Tuesday, July 23, 2013

The Yellow Birds

A yellow bird
With a yellow bill
Was perched upon
My windowsill

I lured him in
With a piece of bread
And then I smashed
His fucking head...

That's what this book is all about.  You're going along peacefully, wondering what's coming next and then KABOOM there's shrapnel and fear and confusion.  Most of all, there's confusion.

Kevin Powers opens his spare novel with that traditional U.S. Army marching cadence.  It jolted me. Literally, my head shot up, my eyes widened, TBG wondered what was going on. I shook my head, reread the lines in march time, and found myself getting smaller.

My shoulders were hugging my neck. My arms were pressed into my sides.  My head shook from side to side, trying to remove the image from my brain  and then my eyes went to the second part of the frontispiece:
To be ignorant of evils to come, and forgetfull of evils past, is a mercifull provision in nature, whereby we digest the mixture of our few and evil dayes, and our delivered senses not relapsing into cutting remembrances, our sorrows are not kept raw by the edge of repetitions. 
Sir Thomas Browne, the 17th century English philosopher, physician, and ecyclopedist, knew what he was talking about.  Sorrows kept raw by the edge of repetitions succinctly describes my life after bullets intersected with Christina-Taylor and me. I couldn't close my eyes; the hospital or the sidewalk appeared as my lids lowered.  Too bruised to exorcise my demons through exercise, too exhausted and drugged to concentrate on reading, unable to lose myself in film or radio, I played an endless loop of what if as the images raced on and on, bouncing against the corners of my heart.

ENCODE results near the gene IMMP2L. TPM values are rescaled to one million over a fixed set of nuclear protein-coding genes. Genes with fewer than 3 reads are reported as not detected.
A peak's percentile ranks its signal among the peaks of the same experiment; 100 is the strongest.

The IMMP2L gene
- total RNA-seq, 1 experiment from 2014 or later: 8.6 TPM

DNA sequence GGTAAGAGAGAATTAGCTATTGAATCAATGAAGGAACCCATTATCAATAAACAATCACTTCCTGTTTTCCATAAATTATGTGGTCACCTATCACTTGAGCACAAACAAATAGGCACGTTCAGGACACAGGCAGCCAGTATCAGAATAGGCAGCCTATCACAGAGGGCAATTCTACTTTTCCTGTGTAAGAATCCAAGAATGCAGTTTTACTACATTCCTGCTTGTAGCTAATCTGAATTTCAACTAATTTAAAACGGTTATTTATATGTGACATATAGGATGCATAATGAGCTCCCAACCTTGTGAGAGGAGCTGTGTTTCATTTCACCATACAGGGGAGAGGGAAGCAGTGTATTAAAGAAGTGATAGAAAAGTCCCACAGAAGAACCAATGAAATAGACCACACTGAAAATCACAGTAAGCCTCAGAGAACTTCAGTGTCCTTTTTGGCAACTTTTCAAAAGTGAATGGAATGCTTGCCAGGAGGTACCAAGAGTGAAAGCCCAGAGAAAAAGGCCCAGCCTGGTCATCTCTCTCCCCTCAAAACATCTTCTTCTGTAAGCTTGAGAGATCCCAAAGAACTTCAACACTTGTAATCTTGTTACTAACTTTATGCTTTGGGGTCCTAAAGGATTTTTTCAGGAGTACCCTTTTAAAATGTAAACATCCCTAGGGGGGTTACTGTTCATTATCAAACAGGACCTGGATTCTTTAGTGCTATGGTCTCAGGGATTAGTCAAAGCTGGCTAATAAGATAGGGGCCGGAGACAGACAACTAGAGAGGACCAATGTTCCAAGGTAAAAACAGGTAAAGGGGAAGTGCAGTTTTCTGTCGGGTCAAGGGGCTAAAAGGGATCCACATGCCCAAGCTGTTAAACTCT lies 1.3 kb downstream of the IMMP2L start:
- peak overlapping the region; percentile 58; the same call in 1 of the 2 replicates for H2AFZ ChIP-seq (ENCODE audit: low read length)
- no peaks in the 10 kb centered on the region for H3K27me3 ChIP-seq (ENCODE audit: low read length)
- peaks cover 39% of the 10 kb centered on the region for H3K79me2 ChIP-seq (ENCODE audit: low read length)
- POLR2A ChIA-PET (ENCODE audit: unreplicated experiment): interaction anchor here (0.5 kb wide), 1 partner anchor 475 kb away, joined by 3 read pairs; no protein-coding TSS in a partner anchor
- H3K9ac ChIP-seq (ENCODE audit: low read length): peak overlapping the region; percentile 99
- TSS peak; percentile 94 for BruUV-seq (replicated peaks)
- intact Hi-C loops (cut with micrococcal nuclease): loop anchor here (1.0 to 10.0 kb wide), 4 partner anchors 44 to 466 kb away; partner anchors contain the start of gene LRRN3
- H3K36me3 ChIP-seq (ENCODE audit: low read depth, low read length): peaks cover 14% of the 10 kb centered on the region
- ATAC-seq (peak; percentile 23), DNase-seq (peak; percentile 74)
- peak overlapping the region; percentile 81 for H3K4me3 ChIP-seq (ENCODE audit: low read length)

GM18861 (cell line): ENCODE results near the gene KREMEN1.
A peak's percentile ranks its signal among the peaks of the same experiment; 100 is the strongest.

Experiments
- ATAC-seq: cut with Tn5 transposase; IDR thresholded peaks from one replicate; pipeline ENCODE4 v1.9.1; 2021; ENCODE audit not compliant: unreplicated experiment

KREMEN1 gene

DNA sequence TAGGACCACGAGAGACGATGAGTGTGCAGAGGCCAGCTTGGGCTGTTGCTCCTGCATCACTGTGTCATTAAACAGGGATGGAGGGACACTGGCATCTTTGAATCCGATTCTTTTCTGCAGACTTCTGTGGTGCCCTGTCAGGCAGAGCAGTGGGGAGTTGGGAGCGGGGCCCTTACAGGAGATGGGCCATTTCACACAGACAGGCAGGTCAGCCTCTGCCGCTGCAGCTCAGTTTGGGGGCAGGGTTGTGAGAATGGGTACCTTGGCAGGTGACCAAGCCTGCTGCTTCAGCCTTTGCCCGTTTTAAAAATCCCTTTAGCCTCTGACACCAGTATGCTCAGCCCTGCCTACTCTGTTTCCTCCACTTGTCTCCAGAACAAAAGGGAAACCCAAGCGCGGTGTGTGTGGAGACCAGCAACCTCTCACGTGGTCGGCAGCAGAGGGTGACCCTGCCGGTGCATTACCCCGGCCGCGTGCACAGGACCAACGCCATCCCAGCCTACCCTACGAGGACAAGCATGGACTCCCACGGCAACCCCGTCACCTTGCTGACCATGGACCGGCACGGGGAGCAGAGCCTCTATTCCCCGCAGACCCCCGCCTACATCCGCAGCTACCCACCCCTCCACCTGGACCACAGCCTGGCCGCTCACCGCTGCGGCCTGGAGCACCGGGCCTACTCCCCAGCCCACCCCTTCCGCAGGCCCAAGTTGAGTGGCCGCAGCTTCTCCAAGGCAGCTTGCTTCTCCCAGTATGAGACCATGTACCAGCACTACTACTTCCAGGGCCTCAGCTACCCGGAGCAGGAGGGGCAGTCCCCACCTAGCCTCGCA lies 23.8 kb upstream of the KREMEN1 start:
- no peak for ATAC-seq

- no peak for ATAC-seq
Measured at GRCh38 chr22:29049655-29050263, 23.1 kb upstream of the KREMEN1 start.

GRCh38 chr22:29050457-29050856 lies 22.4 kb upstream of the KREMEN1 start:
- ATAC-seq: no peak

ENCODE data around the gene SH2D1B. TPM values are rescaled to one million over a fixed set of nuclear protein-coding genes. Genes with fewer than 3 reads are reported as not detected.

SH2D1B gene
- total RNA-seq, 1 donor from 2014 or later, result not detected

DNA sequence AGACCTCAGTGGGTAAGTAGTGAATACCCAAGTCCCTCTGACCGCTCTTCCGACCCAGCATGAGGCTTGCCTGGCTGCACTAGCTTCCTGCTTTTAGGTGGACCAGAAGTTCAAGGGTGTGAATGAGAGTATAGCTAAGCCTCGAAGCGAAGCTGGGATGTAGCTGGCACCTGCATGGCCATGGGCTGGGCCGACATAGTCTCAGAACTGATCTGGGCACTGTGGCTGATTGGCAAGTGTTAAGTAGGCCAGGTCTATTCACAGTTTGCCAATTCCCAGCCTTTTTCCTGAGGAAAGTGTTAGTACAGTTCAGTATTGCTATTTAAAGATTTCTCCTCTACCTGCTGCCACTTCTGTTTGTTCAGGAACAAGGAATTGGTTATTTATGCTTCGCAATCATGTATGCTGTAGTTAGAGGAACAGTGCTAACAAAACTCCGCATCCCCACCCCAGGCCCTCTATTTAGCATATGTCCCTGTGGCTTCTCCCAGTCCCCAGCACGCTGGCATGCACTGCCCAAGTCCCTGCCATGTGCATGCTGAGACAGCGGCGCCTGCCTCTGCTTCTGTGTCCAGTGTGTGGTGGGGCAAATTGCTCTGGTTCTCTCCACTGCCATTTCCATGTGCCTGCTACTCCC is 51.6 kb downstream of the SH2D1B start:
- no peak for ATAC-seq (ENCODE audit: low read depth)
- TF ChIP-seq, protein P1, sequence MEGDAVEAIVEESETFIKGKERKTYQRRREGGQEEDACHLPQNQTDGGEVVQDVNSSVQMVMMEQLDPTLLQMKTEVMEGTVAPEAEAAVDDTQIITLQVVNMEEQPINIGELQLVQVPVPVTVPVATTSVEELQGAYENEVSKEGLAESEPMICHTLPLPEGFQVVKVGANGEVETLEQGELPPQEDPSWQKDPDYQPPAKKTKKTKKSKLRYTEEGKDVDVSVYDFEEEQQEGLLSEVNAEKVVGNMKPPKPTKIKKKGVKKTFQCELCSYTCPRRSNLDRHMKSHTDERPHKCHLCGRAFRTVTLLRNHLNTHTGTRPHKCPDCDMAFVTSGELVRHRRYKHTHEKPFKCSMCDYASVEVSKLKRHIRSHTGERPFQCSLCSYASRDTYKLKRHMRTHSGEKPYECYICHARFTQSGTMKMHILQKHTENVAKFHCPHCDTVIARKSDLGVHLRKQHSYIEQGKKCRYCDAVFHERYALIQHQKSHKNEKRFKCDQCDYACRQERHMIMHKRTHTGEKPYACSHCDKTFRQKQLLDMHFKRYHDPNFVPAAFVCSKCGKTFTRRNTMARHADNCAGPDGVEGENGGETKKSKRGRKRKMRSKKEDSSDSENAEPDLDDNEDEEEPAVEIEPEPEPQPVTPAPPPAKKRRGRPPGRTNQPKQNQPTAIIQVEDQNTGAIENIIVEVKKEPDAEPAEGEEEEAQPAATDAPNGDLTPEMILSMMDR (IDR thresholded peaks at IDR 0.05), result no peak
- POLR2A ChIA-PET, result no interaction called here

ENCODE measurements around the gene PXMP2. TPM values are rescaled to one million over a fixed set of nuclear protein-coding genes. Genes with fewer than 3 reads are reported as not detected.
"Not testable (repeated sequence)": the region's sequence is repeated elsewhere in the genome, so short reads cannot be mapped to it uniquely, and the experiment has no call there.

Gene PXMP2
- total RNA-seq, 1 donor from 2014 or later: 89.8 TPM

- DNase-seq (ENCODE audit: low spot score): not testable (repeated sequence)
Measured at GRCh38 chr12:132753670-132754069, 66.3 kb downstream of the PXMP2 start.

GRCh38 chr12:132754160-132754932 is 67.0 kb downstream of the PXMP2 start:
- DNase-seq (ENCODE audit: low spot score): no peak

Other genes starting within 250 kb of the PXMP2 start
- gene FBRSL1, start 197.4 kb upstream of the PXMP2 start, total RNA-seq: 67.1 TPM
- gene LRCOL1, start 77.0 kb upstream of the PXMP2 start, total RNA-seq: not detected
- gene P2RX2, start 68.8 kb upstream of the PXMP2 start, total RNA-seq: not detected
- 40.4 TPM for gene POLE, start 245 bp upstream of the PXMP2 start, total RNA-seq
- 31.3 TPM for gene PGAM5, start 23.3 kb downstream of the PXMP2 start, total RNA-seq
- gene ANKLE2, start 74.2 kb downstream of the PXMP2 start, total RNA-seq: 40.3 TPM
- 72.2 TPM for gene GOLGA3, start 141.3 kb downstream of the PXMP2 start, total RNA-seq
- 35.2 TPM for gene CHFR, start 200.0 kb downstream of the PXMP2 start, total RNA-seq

Less eloquently, I would tell my social work clients that the awful aches would dissipate, because only the mentally ill stay in crisis forever.  As Adam Arkin's West Wing psychiatrist reminds us, We get better.

But what if the getting better has to happen overnight?  What if you are in a war zone, being deviant, focused only on surviving on Monday, and on Wednesday your mother wants you to fix the fence in her backyard?  How do you leave behind the sights and smells and vigilance which were your reality?  What if, in doing so, you are forced to look deeper and accept responsibility for actions which are reprehensible in the same moment that they are completely understandable.  Is heroism warranted when all you wanted to do was become as small as possible?

One thing that never left me was how very young they all were.  Eighteen, twenty-one, grizzled at twenty-four, their rituals and worries were of those who had seen too much and not seen enough, at all.  The Yellow Birds left me with sand under my shoes, gasping for breath, teary and smiling and stuck in the chair until I finished all 226 of its small pages.

I've got to read the other National Book Award Finalists; I certainly didn't read a better book in 2012.

4 comments:

  1. Holy crap! That truly startled me and I wasn't expecting that. Will have to check this book out. Thanks!


    Megan xxx

    ReplyDelete
    Replies
    1. That's just what the book did to me, through 226 pages.
      Hope I didn't offend anyone.... but I thought that a warning at the top of the post would spoil the effect.
      a/b

      Delete
  2. It's from his frequent attendance of medical duties in a fairly grim era that Dr. Browne is so psychologically acute; i can't resist the whole quote with its repeated medical imagery, 'whereby we digest the mixture of our few and evil days and our delivered senses are not cut raw by the edge of repetitions'. Always good to see Sir T.B. quoted, especially in less obvious contexts !

    ReplyDelete
    Replies
    1. He was new to me, Kevin. Glad to make you smile.
      a/b

      Delete

Talk back to me! Word Verification is gone!

LinkWithin

Related Posts with Thumbnails